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Candidates file for Fallbrook, Rainbow planning groups

The Fallbrook Community Planning Group (FCPG) has seven open seats in the upcoming Nov. 2 Gubernatorial Election, and eight candidates are fighting for those spots on the 15-member board. The Rainbow Planning Group has seven open seats and only seven candidates have filed. The planning groups advise the county board of supervisors on matters including land use and development proposals.

The six incumbents who are again running for a seat on FCPG’s board are Anne Burdick, Eileen Delaney, Tom Harrington, Ron Miller, Jim Russell, and Paul Schaden.

The Village News questioned candidates by email, and asked incumbents what their goal is in seeking another term.

Burdick said, “If re-elected, I will continue to work with other members of the planning group, with members of the community, and with county officials to foster policies that provide for development yet maintain the rural-residential character of our community and quality of life. Our most important goal as a community must be to preserve and enhance Fallbrook’s unique rural-residential character.”

Delaney’s response included citing her background of 10 years serving on the planning group “as a proactive and strong advocate for the citizens of Fallbrook to preserve our rural lifestyle and help improve traffic and roads.” As the chairperson of the Design Review subcommittee, her goals for the next four years include updating Fallbrook’s design guidelines, which are 20 years old, she said, and continuing to represent residents, spending hours reviewing projects, and “doing my homework.”

Harrington said, “I am interested in participating in the Fallbrook development process, with hopes of advising development on how to best blend into and add to our community. My goal is to provide the planning group with any details I see as a professional land surveyor that are pertinent to the issues the group reviews.”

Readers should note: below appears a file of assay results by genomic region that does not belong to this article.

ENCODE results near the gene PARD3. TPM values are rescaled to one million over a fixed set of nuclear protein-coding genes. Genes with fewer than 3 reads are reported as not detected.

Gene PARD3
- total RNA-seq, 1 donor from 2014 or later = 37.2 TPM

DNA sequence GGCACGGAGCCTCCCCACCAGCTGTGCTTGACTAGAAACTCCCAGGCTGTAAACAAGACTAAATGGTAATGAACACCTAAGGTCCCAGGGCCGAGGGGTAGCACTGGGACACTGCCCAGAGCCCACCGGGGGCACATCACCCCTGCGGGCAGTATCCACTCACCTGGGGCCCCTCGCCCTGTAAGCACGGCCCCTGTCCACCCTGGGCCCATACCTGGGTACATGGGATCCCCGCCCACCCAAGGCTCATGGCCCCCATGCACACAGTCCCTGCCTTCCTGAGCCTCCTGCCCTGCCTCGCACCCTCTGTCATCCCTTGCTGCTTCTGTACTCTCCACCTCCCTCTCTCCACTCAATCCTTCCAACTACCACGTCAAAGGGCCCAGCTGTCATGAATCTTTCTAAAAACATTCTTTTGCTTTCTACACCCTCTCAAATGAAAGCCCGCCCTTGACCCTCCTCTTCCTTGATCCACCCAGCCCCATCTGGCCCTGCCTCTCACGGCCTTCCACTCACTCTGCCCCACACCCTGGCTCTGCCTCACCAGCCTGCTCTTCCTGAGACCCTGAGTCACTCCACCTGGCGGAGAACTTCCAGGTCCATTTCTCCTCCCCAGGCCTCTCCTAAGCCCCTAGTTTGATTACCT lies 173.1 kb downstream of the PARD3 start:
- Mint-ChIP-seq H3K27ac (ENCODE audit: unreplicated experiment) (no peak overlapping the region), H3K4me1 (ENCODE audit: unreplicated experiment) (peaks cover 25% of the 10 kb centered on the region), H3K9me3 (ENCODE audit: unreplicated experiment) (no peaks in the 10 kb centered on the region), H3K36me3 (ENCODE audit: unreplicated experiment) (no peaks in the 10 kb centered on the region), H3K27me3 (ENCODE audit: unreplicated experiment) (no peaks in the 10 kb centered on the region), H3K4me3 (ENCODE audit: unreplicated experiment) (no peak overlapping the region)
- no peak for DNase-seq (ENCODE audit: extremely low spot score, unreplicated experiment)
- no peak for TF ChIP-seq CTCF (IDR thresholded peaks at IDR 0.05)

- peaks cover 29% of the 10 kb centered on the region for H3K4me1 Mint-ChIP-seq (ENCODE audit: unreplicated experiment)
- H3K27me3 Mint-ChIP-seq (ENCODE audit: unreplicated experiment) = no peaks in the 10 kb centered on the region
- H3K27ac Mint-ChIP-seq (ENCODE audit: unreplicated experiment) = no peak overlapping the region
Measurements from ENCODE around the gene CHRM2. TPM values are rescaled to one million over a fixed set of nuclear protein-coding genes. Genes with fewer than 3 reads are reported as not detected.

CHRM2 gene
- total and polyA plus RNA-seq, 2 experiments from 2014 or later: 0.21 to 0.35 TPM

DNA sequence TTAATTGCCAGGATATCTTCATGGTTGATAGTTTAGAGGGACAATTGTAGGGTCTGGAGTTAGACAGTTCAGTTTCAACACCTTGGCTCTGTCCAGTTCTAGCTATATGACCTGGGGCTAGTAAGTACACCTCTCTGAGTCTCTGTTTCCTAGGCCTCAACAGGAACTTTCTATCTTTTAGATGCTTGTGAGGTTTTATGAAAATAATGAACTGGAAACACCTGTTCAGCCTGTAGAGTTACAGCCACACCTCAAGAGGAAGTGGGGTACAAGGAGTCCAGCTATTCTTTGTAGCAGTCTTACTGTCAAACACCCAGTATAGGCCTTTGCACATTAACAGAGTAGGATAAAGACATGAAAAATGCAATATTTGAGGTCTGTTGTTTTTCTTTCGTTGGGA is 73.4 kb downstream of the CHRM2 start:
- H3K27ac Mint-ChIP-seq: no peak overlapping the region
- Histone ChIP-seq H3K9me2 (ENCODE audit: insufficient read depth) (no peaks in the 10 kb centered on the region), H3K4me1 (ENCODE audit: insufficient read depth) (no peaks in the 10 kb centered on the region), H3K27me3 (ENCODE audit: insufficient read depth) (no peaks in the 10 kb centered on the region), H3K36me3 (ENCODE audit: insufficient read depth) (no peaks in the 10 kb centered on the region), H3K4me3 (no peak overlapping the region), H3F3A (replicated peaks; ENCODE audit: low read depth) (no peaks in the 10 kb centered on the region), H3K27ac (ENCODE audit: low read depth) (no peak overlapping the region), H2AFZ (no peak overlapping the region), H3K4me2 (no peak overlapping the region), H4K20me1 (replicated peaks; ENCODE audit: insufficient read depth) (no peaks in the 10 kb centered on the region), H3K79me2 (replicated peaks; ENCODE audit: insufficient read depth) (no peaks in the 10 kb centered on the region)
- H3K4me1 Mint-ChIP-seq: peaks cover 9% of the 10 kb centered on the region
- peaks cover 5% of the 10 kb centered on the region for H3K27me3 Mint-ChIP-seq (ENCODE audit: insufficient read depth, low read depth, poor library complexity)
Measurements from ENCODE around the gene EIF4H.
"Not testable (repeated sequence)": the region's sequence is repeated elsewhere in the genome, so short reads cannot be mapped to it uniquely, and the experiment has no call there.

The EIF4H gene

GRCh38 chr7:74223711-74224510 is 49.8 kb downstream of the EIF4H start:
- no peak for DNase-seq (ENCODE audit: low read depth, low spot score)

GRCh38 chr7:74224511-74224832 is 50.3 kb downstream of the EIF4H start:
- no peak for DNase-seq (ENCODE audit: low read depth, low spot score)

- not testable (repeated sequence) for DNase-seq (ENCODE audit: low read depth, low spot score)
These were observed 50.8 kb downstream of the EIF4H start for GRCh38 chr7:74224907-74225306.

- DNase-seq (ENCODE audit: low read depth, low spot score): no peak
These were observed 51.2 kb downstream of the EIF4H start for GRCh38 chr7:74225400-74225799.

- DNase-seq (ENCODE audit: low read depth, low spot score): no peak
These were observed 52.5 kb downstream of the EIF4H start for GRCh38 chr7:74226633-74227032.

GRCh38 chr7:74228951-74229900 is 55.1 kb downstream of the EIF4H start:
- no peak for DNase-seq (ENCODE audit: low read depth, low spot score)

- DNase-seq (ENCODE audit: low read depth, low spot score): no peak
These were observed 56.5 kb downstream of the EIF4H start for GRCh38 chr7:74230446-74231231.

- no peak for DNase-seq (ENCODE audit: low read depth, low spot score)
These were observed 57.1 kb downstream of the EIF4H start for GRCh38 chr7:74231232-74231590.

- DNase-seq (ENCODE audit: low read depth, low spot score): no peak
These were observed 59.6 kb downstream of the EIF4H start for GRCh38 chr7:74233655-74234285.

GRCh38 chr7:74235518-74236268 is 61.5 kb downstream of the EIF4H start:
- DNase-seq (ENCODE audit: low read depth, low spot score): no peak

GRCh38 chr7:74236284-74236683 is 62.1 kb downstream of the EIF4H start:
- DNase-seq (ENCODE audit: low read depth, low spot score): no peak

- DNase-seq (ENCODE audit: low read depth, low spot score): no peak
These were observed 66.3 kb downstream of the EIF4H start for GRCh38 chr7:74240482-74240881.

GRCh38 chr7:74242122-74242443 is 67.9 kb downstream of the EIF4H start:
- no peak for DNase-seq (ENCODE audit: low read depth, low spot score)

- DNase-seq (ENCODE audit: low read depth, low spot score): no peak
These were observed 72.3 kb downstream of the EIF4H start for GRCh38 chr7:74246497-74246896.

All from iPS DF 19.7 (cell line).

Miller is a seasoned architect and also a member of the Design Review subcommittee, and said he supports the need to pursue an open space environment, together with the highest community design objectives for the village. “It is imperative that the FCPA members represent the goals of the citizens of Fallbrook as to how our community will grow and flourish in the years ahead.”

Russell, who serves as the chairman of the planning group currently, said, “My only goal in running for a seat on the planning group is to help keep Fallbrook a great place to live and raise a family. We have worked in conjunction with the citizens of Fallbrook and the staff at the county to create a community plan to ‘build what needs to be built while protecting what needs to be protected.’ We can keep Fallbrook a great place to live by ensuring that development follows that plan.”

Schaden said his main goal in serving on the Fallbrook Community Planning group is to maintain the current standards for keeping the town in keeping with its rural character and to “not go backwards” in the progress that has been made. Schaden, retired from the fire service, is a longtime resident of the area and said he is interested in remaining involved in the many decisions made by the board.